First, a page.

Carrying the torch in 2013

David Ash, Bryce Petty and Casey Pachall could be next in the line of elite Big 12 signal-callers. USA TODAY Sports

For years the torch has been passed from Big 12 quarterback to Big 12 quarterback. When received, it's been held high, allowing the remarkable play of those players to be illuminated and seen across college football.

From 2008 to 2011, the Big 12 produced at least one quarterback taken in the first three rounds of the NFL draft. In fact, in those four drafts the Big 12 has had five first-round quarterbacks selected and one in the third round. The 2012 crop of Big 12 quarterbacks -- Collin Klein, Landry Jones, Geno Smith, Nick Florence, heck even Seth Doege -- may not be locks to be first-round picks, but they were prolific in college.

Heading into 2013 it is not that the Big 12’s brightly burning quarterback flame has been extinguished so much as it has been reduced to the size of a pocket lighter. There still might be some talent. But the Big 12, long a passing league, has been left with a collection of quarterbacks who have yet to fully prove their ability or even make it to their senior years. (Well, TCU’s Casey Pachall has but not without a significant interruption that very well could have him sitting on the bench watching Trevone Boykin in 2013.)

With all that in mind here are the top five quarterbacks to who could reignite the flame and carry the torch into 2013.

David Ash, Texas. Yeah, we get it. Flame. Ash. Ha, ha. But on the serious side of things Ash is poised to have a breakout year for Texas. He has started 18 games in his career and finally, after yo-yoing back and forth with Case McCoy, has the full support of the coaching staff. Ash finished 21st nationally in passing efficiency last season and was the highest-rated underclassman in the Big 12 behind Oklahoma State's J.W. Walsh. (Walsh, who is in a quarterback battle, finished fourth in passing efficiency.)

With Texas making the move to a tempo/spread offense, Ash will have more of an opportunity to pile up stats. He is also leading an offense that has nine starters returning.

Wes Lunt or J.W, Walsh, Oklahoma State: Lunt won the starting job last season and proved to be the right selection until he was hurt. Walsh proved to be a very solid starter until he was hurt. Even Clint Chelf proved to be a solid starter and finished with 15 touchdowns versus six interceptions.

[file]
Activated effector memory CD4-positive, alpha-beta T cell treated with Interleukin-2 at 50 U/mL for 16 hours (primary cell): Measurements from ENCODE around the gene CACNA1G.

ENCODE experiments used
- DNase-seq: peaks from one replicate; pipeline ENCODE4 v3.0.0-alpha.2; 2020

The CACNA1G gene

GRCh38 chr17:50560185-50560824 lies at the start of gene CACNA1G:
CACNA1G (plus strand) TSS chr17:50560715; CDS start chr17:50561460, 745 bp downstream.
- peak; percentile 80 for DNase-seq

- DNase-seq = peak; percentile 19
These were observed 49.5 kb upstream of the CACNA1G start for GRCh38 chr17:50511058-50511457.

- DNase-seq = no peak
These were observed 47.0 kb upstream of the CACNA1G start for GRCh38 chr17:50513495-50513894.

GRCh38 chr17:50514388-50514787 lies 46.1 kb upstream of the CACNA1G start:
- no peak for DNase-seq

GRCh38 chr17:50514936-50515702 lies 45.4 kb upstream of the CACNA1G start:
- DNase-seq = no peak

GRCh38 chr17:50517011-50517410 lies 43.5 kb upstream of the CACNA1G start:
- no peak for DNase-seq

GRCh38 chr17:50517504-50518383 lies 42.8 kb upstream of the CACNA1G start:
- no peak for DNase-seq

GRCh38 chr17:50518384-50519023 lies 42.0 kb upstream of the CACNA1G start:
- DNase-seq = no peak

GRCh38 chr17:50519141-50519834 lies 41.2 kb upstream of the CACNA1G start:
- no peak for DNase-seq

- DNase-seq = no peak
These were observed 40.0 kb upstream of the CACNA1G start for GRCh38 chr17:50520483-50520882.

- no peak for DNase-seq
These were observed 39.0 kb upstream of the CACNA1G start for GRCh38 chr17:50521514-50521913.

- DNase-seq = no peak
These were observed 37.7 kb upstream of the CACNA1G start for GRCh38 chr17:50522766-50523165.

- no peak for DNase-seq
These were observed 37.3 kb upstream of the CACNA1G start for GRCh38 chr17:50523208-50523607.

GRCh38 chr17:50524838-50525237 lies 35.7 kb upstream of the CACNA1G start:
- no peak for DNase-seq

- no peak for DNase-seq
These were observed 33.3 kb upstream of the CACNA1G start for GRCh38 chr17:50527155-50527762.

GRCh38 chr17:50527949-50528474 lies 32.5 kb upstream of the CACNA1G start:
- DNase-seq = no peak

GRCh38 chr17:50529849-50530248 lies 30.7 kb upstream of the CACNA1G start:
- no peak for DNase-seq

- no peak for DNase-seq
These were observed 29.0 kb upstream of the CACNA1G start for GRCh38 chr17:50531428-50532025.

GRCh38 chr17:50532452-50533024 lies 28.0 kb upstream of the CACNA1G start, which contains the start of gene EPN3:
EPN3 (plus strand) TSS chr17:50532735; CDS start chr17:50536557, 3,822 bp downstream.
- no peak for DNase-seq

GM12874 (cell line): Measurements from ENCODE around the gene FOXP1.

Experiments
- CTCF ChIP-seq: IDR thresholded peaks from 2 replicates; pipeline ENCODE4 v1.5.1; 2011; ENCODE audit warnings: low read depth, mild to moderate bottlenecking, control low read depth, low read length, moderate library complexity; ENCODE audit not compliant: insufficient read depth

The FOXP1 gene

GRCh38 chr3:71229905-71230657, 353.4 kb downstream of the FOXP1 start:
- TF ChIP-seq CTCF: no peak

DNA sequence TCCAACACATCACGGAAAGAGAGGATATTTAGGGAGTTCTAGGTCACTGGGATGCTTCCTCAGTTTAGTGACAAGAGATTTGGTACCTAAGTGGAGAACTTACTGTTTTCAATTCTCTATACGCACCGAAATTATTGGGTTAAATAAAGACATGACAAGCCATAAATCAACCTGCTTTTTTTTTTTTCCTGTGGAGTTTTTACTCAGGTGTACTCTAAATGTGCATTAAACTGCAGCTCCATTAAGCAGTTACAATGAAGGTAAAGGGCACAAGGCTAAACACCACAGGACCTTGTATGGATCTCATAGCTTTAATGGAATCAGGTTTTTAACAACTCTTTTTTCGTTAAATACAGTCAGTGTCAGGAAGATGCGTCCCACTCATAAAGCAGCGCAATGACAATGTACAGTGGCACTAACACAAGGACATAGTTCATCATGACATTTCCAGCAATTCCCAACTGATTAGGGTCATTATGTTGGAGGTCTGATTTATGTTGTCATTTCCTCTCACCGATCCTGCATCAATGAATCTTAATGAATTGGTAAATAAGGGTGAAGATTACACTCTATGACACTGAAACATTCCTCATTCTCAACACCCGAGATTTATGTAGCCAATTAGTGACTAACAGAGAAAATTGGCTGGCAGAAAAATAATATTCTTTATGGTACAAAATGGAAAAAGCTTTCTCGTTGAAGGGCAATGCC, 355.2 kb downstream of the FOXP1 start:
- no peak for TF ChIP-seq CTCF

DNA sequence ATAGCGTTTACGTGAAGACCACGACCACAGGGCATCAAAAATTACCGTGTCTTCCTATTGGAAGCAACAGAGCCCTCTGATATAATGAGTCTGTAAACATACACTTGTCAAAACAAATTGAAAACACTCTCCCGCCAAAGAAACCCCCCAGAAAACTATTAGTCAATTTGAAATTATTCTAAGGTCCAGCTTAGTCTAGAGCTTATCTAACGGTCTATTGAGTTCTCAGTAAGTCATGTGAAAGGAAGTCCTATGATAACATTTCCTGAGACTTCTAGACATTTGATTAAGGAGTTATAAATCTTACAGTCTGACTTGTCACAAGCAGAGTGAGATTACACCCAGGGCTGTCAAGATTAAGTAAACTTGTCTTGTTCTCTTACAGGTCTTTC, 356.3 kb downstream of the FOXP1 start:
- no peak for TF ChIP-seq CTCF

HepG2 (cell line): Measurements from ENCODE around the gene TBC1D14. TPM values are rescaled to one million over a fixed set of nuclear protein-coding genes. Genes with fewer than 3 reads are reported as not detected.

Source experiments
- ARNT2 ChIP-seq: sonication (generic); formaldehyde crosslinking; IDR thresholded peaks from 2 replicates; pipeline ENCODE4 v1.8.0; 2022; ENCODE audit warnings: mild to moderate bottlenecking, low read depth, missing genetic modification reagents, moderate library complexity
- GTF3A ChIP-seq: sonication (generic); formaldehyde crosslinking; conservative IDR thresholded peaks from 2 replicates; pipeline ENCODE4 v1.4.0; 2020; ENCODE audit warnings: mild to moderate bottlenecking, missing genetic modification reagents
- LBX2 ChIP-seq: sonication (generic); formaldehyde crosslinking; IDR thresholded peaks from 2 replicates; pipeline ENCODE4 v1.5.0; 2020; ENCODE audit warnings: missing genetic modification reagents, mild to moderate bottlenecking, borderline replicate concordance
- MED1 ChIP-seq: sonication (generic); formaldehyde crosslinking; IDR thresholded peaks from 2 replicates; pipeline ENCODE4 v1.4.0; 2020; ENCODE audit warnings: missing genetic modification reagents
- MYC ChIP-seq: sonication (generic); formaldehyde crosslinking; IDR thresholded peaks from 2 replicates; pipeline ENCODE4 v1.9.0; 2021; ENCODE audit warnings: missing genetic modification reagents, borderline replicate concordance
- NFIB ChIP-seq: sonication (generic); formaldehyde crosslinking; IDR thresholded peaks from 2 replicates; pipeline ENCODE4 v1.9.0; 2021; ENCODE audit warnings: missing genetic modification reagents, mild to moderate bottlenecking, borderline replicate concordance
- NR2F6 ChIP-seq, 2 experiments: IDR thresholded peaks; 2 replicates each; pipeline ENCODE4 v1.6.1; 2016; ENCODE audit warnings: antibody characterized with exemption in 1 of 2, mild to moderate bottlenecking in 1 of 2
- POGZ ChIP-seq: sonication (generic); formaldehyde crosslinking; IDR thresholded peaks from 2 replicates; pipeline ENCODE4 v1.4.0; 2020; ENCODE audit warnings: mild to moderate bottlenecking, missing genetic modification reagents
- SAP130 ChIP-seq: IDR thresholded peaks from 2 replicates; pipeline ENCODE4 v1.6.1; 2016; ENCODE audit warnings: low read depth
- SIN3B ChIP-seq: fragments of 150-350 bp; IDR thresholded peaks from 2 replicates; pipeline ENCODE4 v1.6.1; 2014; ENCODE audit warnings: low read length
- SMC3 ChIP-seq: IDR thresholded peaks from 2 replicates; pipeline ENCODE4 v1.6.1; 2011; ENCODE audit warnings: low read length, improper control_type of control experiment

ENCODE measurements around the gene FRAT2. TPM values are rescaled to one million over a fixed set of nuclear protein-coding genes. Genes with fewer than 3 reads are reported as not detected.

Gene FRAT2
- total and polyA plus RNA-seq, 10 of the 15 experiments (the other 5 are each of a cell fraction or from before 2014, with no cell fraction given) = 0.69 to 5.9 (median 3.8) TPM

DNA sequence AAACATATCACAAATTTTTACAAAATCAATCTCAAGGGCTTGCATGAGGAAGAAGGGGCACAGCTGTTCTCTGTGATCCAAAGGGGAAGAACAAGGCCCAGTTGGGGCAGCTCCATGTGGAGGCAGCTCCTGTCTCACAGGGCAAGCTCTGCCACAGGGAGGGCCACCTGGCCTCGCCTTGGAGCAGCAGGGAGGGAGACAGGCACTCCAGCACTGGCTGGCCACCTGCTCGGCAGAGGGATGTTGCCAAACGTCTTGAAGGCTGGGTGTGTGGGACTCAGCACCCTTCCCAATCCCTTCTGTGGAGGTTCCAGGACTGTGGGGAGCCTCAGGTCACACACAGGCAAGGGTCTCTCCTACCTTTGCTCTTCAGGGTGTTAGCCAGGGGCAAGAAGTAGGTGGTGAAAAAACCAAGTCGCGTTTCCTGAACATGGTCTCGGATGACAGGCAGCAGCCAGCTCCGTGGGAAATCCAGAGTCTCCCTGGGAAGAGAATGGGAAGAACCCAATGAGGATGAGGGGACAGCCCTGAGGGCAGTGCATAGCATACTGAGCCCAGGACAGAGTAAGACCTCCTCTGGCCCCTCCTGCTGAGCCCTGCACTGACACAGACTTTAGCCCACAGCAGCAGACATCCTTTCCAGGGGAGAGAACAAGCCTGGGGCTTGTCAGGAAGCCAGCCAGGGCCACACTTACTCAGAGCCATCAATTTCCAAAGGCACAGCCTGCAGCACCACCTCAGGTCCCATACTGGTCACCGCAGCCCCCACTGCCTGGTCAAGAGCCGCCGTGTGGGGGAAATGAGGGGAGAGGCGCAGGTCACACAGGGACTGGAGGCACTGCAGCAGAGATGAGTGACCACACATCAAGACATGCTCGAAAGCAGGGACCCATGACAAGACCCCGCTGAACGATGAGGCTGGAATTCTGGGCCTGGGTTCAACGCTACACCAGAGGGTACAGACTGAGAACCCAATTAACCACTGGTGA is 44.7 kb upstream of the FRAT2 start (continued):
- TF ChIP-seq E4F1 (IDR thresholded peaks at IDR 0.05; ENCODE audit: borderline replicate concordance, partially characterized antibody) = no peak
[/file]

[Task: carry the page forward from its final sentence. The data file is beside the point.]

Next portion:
Coach Mike Gundy will likely go with either Lunt or Walsh. Walsh brings more of a dual threat to the backfield. Lunt has a bigger arm but he had seven touchdowns and six interceptions in his five starts. Whoever fits into the Oklahoma State system will undoubtedly be one of the top passers in the Big 12 because the offense is constructed to pile up stats.

Bryce Petty, Baylor: OK, he drew a Tim Tebow comparison. Yes, already. Yes, it is only spring. No, they have not started to chisel away at the statue for the Baylor campus just yet. But the materials might have been ordered.

“Bryce is a freak of nature,” running back Lache Seastrunk told the San Antonio Express-News. “His frame, his build and how he throws the ball looks just like Tebow. And when he gets the ball (and runs), he's not going to try to surprise you. He's going to go right at you like a true running back.’’

Petty has only made it into 11 games over the past two seasons, completing 10 of 14 passes for 140 yards. But given what Art Briles has been able to do with quarterbacks there is little doubt his numbers will explode this season. He probably will not be able to keep with the stats posted by RG3 and Florence. But Briles is optimistic about what Petty brings to the game.

"He has everything you're looking for -- size, strength, passion, energy, a great arm and great intelligence,’’ Briles told the Express-News.

Michael Brewer, Texas Tech: Brewer knows the spread and ran it successfully in high school under current Clemson offensive coordinator Chad Morris. He comes from a family that has a strong football background with his grandfather and dad played quarterback at Texas. Plus he is working with a coach, Kliff Kingsbury, who turned Johnny Manziel into Johnny Football in one season. While Tech doesn’t have near the talent that Texas A&M and Manziel had in 2012 -- the Red Raiders also lost receiver Darrin Moore -- it will have some of the same looks that tend to confuse plodding defenses.

Casey Pachall, TCU: Pachall is not guaranteed the starting spot. After he was removed from the program due to a drug and alcohol problem in 2012, Boykin was able to steer TCU to upset wins over Baylor, West Virginia and Texas. He also kept the Horned Frogs close against Oklahoma and Michigan State. But Pachall, who rejoined the team in January, was prolific in his time under center for TCU. In the first four games of 2012 he passed for 948 yards, 10 touchdowns and an interception. He threw for 2,921 yards, 25 touchdowns and seven interceptions in 2011.

Others to watch:

Blake Bell, Oklahoma. He has only thrown 20 career passes but has been around the offense for several years.

Paul Millard, West Virginia. WVU coach Dana Holgorsen has not had to break in a new quarterback since his first year at Houston in 2008. So this could get interesting.

Jake Heaps, Kansas. Last year’s heralded transfer, Dayne Crist, was a bust. Heaps was able to sit and learn for a year. It could help him understand the genius that is Charlie Weis.

Jake Walters, Kansas State. He was the top player in junior college in 2012 but might split time with sophomore Daniel Sams.